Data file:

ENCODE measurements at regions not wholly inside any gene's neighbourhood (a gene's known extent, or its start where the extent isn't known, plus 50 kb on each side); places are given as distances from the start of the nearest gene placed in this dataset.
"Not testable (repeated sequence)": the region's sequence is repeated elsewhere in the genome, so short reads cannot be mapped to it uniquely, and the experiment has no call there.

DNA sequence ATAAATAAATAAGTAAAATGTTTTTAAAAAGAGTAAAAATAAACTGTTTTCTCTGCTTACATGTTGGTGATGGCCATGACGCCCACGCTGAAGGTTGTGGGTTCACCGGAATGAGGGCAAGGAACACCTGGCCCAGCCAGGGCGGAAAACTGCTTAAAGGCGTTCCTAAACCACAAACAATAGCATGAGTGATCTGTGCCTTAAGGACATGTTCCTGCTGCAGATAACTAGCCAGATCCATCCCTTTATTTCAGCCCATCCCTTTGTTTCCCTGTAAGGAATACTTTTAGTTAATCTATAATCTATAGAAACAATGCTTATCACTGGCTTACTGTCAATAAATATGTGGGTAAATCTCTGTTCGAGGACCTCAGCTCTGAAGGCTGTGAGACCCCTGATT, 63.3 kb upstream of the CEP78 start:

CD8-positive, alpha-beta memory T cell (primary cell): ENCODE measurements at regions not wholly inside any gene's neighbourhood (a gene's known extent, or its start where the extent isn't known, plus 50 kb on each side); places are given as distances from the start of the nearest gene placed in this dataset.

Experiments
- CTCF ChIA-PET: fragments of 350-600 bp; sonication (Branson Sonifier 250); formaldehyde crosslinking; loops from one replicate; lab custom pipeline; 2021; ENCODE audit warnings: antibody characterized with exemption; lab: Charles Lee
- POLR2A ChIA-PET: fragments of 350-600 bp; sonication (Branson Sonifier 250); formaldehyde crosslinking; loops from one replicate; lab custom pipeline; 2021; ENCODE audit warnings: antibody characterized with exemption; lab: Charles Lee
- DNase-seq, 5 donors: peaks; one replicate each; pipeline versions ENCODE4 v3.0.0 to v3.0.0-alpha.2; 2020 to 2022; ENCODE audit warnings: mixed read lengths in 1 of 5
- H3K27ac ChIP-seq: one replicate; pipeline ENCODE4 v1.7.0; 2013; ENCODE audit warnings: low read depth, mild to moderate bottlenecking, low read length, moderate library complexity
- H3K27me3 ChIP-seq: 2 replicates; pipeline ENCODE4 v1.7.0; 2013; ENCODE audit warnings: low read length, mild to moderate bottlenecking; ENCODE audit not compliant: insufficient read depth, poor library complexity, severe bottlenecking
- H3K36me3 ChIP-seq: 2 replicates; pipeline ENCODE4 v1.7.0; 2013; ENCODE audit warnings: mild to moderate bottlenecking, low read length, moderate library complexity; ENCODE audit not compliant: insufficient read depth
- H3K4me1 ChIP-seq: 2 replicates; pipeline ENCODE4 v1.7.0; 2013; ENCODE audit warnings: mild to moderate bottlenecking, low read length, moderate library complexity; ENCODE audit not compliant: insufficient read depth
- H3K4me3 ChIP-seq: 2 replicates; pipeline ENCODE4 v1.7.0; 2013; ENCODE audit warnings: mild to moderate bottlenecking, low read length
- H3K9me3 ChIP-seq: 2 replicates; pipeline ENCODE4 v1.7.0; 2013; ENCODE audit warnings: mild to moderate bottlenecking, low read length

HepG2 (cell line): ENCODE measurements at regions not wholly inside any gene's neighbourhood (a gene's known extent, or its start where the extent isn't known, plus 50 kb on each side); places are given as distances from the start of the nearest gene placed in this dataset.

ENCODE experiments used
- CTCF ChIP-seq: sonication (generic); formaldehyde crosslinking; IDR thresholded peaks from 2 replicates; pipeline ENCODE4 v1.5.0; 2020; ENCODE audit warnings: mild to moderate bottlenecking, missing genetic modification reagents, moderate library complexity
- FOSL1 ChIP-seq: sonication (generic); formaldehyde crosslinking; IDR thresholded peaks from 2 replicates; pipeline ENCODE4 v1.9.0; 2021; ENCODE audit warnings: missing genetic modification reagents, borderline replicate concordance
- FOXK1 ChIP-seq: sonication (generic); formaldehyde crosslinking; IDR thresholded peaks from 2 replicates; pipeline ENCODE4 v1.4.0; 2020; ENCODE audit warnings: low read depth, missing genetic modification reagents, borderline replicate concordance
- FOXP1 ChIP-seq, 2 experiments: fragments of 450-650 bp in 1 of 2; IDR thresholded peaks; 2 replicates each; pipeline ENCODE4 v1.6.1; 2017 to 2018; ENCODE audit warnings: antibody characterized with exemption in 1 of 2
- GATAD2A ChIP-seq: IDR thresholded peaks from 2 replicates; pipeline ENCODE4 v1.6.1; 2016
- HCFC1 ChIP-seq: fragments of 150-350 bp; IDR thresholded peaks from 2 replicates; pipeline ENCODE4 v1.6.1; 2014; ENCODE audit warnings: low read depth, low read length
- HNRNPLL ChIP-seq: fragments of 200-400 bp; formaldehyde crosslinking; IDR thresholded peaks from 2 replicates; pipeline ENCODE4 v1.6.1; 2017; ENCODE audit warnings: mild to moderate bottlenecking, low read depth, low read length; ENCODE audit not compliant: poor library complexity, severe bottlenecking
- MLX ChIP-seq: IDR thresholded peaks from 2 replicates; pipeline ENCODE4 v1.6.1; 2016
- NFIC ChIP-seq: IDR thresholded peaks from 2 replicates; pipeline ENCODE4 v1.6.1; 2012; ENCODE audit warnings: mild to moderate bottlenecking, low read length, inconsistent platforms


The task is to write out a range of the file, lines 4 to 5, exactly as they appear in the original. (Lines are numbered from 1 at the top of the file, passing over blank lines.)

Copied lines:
CD8-positive, alpha-beta memory T cell (primary cell): ENCODE measurements at regions not wholly inside any gene's neighbourhood (a gene's known extent, or its start where the extent isn't known, plus 50 kb on each side); places are given as distances from the start of the nearest gene placed in this dataset.

Experiments